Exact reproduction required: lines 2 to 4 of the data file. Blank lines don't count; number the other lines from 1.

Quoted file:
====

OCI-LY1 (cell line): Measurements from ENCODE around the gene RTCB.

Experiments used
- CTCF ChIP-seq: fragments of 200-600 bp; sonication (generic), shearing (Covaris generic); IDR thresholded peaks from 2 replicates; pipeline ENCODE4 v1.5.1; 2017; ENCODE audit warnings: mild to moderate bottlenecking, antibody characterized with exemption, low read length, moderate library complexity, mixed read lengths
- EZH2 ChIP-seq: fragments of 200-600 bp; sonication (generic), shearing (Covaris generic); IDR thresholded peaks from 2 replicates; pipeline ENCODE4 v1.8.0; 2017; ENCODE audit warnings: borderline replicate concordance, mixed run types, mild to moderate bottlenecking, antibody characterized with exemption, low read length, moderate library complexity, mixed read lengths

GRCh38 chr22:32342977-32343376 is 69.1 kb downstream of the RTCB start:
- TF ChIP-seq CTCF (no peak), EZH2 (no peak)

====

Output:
Experiments used
- CTCF ChIP-seq: fragments of 200-600 bp; sonication (generic), shearing (Covaris generic); IDR thresholded peaks from 2 replicates; pipeline ENCODE4 v1.5.1; 2017; ENCODE audit warnings: mild to moderate bottlenecking, antibody characterized with exemption, low read length, moderate library complexity, mixed read lengths
- EZH2 ChIP-seq: fragments of 200-600 bp; sonication (generic), shearing (Covaris generic); IDR thresholded peaks from 2 replicates; pipeline ENCODE4 v1.8.0; 2017; ENCODE audit warnings: borderline replicate concordance, mixed run types, mild to moderate bottlenecking, antibody characterized with exemption, low read length, moderate library complexity, mixed read lengths